Ironically, the need for a theory of causation began to surface at the same time that statistics came into being. In fact, modern statistics hatched from the causal questions that Galton and Pearson asked about heredity and their ingenious attempts to answer them using cross-generational data. Unfortunately, they failed in this endeavor, and rather than pause to ask why, they declared those questions off limits and turned to developing a thriving, causality-free enterprise called statistics.
This was a critical moment in the history of science. The opportunity to equip causal questions with a language of their own came very close to being realized but was squandered. In the following years, these questions were declared unscientific and went underground. Despite heroic efforts by the geneticist Sewall Wright (1889–1988), causal vocabulary was virtually prohibited for more than half a century. And when you prohibit speech, you prohibit thought and stifle principles, methods, and tools.
Readers do not have to be scientists to witness this prohibition. In Statistics 101, every student learns to chant, “Correlation is not causation.” With good reason! The rooster’s crow is highly correlated with the sunrise; yet it does not cause the sunrise.
Unfortunately, statistics has fetishized this commonsense observation. It tells us that correlation is not causation, but it does not tell us what causation is. In vain will you search the index of a statistics textbook for an entry on “cause.” Students are not allowed to say that X is the cause of Y—only that X and Y are “related” or “associated.”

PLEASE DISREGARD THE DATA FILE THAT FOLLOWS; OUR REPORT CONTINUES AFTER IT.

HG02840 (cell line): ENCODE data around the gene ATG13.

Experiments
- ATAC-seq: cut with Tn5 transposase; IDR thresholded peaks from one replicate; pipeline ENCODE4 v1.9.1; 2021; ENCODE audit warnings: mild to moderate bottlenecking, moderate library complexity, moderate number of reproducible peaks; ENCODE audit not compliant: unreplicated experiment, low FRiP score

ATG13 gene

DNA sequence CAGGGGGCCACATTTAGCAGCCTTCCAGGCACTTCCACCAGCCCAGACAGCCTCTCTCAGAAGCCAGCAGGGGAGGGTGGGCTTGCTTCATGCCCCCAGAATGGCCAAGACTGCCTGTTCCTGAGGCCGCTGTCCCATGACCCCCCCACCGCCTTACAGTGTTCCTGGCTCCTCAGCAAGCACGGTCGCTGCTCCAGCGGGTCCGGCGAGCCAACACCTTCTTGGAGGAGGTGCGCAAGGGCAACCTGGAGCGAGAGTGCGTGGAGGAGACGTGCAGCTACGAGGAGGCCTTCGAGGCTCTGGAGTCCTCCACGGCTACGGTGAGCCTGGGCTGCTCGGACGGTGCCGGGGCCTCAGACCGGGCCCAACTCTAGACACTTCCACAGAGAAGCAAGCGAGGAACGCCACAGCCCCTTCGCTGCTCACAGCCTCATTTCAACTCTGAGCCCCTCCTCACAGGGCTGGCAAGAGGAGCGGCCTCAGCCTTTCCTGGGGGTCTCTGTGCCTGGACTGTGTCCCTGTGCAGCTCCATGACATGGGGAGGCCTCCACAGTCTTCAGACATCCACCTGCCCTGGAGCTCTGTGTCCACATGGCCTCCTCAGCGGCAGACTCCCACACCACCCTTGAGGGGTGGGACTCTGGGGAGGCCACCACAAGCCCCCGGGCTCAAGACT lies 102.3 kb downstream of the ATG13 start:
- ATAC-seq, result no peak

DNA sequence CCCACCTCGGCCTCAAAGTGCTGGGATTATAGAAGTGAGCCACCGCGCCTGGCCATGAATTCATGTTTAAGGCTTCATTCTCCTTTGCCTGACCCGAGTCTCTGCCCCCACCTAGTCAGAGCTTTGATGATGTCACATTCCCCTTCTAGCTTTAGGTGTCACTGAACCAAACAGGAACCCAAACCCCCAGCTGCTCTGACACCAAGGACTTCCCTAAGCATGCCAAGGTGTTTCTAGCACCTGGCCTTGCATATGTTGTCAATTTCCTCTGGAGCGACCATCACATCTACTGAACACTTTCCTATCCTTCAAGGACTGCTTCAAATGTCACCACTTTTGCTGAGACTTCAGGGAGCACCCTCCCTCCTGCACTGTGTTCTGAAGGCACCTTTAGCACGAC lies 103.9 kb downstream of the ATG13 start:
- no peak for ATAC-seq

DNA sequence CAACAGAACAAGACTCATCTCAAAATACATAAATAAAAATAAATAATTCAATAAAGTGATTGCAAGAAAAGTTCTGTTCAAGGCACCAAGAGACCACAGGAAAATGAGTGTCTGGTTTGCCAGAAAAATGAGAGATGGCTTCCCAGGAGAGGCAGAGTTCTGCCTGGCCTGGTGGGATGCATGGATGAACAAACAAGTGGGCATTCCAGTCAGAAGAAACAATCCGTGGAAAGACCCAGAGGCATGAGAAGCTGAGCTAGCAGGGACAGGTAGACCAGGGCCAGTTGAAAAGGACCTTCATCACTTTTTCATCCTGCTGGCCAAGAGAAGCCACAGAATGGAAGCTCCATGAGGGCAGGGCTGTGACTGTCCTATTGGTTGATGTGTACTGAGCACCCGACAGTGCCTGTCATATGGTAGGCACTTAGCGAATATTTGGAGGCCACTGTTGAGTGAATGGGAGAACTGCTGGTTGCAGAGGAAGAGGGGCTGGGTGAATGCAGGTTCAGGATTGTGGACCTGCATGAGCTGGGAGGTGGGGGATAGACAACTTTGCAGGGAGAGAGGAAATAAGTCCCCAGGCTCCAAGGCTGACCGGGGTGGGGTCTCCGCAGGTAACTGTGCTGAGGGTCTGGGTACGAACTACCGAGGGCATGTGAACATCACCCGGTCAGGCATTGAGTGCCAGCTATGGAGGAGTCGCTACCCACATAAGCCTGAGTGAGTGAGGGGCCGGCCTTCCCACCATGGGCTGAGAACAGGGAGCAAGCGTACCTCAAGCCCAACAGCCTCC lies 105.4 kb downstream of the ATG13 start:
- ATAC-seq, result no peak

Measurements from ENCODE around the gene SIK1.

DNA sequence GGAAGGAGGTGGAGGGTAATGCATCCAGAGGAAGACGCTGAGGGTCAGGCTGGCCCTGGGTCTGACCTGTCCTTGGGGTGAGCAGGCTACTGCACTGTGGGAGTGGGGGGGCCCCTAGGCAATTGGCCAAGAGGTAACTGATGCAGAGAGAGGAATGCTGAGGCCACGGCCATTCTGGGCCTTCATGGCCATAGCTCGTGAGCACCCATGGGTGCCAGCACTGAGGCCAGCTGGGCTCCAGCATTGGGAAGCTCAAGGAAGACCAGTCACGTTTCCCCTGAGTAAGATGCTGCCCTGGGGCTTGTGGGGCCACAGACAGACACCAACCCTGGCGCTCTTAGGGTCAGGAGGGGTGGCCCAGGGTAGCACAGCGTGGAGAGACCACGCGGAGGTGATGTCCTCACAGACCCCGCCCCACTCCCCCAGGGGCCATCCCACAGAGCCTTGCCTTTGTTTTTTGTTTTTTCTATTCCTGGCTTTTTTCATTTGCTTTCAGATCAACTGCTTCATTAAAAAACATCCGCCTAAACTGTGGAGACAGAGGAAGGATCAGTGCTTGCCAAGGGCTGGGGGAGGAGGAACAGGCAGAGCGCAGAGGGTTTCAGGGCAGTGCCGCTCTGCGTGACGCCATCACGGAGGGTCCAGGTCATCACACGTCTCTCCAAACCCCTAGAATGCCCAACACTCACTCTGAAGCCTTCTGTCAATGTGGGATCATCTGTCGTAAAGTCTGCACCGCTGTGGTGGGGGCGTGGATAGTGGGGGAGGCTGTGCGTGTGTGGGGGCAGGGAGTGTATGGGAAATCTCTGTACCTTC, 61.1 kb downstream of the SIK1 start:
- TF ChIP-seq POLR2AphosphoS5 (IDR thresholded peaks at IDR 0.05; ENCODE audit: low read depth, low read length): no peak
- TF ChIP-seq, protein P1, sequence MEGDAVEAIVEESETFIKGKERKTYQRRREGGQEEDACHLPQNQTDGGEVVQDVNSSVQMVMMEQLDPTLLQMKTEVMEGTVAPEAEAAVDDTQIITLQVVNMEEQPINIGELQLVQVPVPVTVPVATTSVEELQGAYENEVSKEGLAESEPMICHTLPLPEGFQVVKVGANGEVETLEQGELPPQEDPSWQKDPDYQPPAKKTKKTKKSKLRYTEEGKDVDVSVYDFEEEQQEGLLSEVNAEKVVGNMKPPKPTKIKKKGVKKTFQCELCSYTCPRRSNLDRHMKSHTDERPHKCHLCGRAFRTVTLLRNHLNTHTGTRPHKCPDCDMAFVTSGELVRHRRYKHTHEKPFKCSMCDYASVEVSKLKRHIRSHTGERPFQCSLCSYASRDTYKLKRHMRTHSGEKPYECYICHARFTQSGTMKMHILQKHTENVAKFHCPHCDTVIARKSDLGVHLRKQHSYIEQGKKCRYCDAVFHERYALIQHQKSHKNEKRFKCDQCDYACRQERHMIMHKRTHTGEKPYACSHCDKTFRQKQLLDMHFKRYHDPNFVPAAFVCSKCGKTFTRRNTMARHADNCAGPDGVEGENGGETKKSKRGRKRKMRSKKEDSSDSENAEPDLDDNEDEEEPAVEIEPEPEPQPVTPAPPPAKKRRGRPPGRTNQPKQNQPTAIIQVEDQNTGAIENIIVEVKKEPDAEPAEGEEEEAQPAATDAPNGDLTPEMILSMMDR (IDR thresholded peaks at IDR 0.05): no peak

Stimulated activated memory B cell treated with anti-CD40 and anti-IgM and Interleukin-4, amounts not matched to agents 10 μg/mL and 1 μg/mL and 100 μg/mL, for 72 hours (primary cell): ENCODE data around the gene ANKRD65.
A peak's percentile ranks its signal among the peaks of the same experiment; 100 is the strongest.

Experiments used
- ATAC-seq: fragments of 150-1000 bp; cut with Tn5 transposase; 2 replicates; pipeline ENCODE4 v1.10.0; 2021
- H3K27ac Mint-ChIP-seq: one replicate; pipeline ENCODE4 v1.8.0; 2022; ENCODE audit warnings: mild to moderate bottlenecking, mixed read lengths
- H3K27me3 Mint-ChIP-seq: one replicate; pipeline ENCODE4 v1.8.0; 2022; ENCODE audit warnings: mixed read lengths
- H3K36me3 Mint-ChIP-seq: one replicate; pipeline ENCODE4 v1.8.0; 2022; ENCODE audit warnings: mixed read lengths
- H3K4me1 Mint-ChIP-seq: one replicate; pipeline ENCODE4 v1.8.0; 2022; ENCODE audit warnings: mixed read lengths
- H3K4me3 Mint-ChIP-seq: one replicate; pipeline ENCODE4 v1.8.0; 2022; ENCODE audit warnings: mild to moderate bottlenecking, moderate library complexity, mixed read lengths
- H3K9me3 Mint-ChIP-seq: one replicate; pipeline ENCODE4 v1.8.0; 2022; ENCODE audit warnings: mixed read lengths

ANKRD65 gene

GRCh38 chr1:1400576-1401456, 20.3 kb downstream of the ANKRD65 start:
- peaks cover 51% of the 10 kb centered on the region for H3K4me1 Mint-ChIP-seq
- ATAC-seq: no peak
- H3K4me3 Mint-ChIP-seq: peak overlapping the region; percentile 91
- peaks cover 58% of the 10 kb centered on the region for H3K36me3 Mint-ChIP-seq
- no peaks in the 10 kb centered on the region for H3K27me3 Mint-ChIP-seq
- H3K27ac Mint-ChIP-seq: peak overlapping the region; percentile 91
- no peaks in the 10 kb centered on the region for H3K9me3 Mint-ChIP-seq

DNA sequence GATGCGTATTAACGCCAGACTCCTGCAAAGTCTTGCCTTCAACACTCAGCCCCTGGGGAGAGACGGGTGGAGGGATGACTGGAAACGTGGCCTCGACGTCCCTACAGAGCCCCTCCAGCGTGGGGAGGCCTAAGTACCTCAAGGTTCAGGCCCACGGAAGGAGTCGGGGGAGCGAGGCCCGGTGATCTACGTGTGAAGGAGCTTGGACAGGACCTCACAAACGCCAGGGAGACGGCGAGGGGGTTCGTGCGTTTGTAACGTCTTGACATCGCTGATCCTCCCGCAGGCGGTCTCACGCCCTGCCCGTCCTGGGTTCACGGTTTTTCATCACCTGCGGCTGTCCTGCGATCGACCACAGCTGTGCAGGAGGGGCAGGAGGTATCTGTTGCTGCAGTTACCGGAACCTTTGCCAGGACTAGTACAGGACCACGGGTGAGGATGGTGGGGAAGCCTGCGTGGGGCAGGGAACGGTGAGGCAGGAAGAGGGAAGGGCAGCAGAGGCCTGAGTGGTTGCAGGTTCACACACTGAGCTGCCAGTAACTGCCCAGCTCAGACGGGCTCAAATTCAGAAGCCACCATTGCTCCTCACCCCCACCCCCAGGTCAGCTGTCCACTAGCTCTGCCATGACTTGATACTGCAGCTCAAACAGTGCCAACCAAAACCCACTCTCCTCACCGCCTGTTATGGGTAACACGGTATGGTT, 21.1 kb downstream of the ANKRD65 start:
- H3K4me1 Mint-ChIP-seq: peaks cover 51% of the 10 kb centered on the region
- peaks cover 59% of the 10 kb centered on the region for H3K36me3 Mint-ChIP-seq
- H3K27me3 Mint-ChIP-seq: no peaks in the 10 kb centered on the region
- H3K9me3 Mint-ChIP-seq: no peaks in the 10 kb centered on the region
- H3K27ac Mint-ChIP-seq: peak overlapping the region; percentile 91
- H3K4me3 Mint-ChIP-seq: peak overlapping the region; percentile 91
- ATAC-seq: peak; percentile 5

… I hope with this book to convince you that data are profoundly dumb. Data can tell you that the people who took a medicine recovered faster than those who did not take it, but they can’t tell you why. Maybe those who took the medicine did so because they could afford it and would have recovered just as fast without it.
Over and over again, in science and in business, we see situations where mere data aren’t enough. Most big-data enthusiasts, while somewhat aware of these limitations, continue the chase after data-centric intelligence, as if we were still in the Prohibition era.
As I mentioned earlier, things have changed dramatically in the past three decades. Nowadays, thanks to carefully crafted causal models, contemporary scientists can address problems that would have once been considered unsolvable or even beyond the pale of scientific inquiry. For example, only a hundred years ago, the question of whether cigarette smoking causes a health hazard would have been considered unscientific. The mere mention of the words “cause” or “effect” would create a storm of objections in any reputable statistical journal.